First off you need to have at min of 12 foot cable. I run a 20ft with double J hooks. The reason for the long cable is that the skin on a salmon shark is very abrasive and will tear right thru a line. I run 2 lines at a time, and fish one on top and the other under the water. I troll at 3-5 mph. The first salmon rig I just hook the hooks in it and the second one I put a 14 oz weight on the line to let it drop a bit.
    As far as rods I use aI reel that was designed for large tuna penn international and have 800 yards of 250lbl spider line on it. Best thing I can tell you is if you hook up back the boat at the shark and your going to be in for a fight.
    Best think that I can tell you is to go slow and look for them fining. In 05-08 there was a huge explosion of Sharks in Port Gravina, how ever last couple of years it has really slowed down a lot. Best spot going now is 35 miles south of Day harbor. Watch the charters.

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    Member Ronster's Avatar
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    Quote Originally Posted by aktnt View Post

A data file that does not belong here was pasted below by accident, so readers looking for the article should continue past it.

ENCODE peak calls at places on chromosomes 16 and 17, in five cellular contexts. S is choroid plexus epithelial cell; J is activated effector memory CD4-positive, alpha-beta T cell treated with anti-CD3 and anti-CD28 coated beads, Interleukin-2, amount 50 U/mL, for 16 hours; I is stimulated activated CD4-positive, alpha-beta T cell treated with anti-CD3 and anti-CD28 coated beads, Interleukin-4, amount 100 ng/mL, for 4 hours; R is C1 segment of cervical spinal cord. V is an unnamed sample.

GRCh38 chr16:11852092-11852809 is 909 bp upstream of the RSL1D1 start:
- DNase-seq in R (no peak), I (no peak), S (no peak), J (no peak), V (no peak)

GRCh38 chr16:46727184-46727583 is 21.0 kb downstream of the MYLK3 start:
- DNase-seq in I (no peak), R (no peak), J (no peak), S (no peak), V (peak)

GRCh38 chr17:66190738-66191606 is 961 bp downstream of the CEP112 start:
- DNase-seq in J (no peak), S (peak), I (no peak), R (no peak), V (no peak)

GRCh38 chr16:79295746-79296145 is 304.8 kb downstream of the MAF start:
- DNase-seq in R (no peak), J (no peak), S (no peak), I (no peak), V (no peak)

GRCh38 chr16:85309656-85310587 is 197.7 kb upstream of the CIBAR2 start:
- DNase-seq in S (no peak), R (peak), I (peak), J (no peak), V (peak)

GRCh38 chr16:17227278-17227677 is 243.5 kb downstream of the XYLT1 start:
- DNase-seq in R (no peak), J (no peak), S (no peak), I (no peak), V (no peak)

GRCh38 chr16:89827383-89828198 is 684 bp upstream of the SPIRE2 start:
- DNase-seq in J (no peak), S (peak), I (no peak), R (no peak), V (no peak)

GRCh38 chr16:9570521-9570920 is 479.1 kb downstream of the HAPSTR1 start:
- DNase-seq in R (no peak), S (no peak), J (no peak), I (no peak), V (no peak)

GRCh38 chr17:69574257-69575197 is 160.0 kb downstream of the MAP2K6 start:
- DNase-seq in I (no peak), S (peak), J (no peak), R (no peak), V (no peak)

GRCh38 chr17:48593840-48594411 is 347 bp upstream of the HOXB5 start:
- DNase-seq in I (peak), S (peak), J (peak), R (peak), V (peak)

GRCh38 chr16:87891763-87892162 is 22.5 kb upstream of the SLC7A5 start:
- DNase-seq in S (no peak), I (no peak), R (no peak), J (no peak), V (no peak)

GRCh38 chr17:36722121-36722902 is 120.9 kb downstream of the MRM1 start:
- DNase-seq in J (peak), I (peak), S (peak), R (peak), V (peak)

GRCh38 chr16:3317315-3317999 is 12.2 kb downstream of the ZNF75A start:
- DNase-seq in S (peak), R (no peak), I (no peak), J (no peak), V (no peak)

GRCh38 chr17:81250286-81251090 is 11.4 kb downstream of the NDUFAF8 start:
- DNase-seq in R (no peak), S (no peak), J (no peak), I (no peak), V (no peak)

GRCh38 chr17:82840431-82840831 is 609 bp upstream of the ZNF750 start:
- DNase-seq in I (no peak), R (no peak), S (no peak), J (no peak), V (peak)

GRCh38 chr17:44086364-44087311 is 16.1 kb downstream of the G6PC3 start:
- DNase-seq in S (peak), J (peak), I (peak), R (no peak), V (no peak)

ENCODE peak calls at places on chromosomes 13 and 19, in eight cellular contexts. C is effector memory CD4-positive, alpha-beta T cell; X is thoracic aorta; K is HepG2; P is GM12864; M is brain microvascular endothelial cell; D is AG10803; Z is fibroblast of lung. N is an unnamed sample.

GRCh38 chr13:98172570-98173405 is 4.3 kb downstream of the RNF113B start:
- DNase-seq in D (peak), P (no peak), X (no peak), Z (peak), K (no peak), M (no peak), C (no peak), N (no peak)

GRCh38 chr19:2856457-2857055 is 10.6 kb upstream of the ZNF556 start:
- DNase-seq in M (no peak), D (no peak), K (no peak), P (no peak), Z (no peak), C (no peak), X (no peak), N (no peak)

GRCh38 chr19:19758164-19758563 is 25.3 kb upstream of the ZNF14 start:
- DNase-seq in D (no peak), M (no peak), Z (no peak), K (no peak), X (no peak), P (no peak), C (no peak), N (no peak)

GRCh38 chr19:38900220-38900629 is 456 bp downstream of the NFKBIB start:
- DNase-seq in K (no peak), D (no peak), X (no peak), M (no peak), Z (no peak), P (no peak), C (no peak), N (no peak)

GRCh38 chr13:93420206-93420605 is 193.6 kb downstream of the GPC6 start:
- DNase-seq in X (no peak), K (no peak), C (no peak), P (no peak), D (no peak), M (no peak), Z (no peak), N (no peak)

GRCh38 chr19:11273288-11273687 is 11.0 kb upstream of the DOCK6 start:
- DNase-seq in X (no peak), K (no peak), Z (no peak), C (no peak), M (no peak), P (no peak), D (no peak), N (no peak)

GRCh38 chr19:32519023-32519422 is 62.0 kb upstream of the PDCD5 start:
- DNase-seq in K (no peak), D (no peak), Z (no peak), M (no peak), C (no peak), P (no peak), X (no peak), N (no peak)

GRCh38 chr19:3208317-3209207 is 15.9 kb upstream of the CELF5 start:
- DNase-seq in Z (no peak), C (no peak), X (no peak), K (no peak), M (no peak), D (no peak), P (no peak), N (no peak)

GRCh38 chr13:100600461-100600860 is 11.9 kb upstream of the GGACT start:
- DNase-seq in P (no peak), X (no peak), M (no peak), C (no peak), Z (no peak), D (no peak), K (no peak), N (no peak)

Remember you have to have store bought salmon and have to have the receipt in you possession if you get stopped.
    actually, the way the regs read you can use sport caught pink and chum (caught in PWS) as bait. They do count against your limit though.

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    Wow, thanks for all the help and ideas.
    Aktnt, you said 35 miles south of Day Harbor. Just to confirm, you're talking about the bay just East of Seward and then 35 miles out into the gulf??? How are you running your weight so that a shark doesn't beat the side of your boat with it???
    I talked with a state bio who specializes in sharks who recommended using tubing on the SS leaders to keep from hurting the sharks so much.
    We are using 50 class 2-speed reels. Penn international 50's and an Okuma Makaria (sp) 50 spooled up with 500+ yds of spectra plus backing.

    Quote Originally Posted by aktnt View Post
    Remember you have to have store bought salmon and have to have the receipt in you possession if you get stopped.
    First off you need to have at min of 12 foot cable. I run a 20ft with double J hooks. The reason for the long cable is that the skin on a salmon shark is very abrasive and will tear right thru a line. I run 2 lines at a time, and fish one on top and the other under the water. I troll at 3-5 mph. The first salmon rig I just hook the hooks in it and the second one I put a 14 oz weight on the line to let it drop a bit.